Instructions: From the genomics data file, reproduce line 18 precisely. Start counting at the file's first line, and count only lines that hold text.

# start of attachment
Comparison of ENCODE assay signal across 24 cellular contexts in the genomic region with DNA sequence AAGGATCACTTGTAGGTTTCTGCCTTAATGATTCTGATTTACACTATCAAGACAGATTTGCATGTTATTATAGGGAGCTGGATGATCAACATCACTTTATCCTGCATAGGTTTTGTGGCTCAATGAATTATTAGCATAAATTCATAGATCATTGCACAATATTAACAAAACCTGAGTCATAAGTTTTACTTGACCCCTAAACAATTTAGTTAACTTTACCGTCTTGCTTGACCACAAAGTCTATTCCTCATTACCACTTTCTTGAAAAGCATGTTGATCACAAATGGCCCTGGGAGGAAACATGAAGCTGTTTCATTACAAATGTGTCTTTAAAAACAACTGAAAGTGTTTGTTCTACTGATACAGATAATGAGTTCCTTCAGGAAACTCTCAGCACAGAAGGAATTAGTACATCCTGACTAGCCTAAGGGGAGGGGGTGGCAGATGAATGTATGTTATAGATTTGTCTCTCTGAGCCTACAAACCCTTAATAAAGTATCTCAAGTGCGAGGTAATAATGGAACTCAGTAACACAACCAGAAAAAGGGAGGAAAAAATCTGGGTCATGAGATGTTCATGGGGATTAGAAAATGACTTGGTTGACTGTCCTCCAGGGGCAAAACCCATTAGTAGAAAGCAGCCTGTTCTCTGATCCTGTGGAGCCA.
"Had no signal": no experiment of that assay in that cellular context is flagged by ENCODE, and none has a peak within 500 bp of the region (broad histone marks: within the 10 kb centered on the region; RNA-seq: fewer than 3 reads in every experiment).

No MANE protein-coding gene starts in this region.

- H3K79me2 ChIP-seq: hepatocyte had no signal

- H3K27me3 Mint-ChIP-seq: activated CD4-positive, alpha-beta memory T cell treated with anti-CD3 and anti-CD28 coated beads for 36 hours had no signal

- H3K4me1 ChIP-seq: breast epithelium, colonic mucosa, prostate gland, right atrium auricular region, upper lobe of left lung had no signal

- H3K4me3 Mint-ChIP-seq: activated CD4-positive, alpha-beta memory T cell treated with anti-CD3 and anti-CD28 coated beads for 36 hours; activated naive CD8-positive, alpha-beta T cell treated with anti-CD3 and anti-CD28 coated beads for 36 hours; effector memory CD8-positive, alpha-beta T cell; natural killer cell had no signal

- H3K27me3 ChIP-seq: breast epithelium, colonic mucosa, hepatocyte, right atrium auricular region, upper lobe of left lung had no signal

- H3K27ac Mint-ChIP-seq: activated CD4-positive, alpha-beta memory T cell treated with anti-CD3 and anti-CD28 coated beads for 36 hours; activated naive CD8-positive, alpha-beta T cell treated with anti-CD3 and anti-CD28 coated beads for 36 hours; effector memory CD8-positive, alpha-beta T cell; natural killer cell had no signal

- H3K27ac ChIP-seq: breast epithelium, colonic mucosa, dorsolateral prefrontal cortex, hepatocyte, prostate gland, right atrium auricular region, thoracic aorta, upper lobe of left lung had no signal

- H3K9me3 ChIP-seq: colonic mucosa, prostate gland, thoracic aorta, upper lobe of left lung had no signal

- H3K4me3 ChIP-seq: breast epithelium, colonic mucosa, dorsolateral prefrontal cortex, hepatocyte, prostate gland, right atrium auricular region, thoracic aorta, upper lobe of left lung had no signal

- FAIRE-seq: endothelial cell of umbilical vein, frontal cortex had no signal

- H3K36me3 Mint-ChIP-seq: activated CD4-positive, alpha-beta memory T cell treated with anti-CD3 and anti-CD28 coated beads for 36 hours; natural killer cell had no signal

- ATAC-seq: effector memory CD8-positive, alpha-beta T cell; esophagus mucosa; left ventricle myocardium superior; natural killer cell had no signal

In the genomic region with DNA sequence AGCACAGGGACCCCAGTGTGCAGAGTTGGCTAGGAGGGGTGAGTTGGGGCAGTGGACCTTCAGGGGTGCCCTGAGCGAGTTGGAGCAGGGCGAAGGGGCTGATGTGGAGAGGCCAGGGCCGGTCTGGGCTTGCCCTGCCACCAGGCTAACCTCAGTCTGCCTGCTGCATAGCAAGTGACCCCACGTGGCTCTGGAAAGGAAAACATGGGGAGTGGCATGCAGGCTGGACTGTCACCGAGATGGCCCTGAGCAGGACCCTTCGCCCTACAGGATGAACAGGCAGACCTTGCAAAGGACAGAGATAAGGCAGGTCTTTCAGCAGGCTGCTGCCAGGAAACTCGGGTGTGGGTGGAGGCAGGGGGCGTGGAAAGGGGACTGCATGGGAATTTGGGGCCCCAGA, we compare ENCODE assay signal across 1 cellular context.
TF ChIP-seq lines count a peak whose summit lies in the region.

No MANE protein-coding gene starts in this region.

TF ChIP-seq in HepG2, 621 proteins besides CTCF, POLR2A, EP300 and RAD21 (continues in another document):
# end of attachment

No MANE protein-coding gene starts in this region.